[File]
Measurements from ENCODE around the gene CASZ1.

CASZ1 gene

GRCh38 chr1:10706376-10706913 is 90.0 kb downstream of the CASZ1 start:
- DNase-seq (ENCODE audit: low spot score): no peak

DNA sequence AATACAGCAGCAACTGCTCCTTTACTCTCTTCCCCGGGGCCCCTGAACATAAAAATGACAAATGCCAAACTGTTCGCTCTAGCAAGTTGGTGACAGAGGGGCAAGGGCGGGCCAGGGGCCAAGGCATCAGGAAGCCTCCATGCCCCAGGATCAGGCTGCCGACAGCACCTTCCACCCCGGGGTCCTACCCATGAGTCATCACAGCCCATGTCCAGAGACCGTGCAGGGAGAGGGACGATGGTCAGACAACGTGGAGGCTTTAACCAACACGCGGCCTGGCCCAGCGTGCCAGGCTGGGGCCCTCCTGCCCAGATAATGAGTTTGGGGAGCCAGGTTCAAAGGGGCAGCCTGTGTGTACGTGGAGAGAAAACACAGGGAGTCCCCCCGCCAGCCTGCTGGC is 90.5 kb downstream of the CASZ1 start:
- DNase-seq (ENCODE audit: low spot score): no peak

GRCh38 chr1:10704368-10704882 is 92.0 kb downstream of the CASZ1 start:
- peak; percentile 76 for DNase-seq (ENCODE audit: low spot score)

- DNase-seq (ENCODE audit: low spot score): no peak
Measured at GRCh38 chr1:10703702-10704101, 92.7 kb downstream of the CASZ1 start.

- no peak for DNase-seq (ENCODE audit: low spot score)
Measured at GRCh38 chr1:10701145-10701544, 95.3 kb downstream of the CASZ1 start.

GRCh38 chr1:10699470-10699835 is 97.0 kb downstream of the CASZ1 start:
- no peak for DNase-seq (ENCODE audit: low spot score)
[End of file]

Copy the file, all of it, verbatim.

Measurements from ENCODE around the gene CASZ1.

CASZ1 gene

GRCh38 chr1:10706376-10706913 is 90.0 kb downstream of the CASZ1 start:
- DNase-seq (ENCODE audit: low spot score): no peak

DNA sequence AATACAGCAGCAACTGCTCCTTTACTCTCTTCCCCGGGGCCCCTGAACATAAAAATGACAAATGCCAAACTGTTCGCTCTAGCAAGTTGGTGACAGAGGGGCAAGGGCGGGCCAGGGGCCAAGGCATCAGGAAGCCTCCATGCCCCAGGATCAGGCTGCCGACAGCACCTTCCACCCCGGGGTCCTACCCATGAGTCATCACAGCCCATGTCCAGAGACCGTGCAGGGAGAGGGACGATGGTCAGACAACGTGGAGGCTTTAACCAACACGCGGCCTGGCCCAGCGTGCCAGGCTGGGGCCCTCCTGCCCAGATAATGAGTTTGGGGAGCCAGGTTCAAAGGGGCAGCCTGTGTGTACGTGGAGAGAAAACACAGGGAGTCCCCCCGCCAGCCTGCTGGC is 90.5 kb downstream of the CASZ1 start:
- DNase-seq (ENCODE audit: low spot score): no peak

GRCh38 chr1:10704368-10704882 is 92.0 kb downstream of the CASZ1 start:
- peak; percentile 76 for DNase-seq (ENCODE audit: low spot score)

- DNase-seq (ENCODE audit: low spot score): no peak
Measured at GRCh38 chr1:10703702-10704101, 92.7 kb downstream of the CASZ1 start.

- no peak for DNase-seq (ENCODE audit: low spot score)
Measured at GRCh38 chr1:10701145-10701544, 95.3 kb downstream of the CASZ1 start.

GRCh38 chr1:10699470-10699835 is 97.0 kb downstream of the CASZ1 start:
- no peak for DNase-seq (ENCODE audit: low spot score)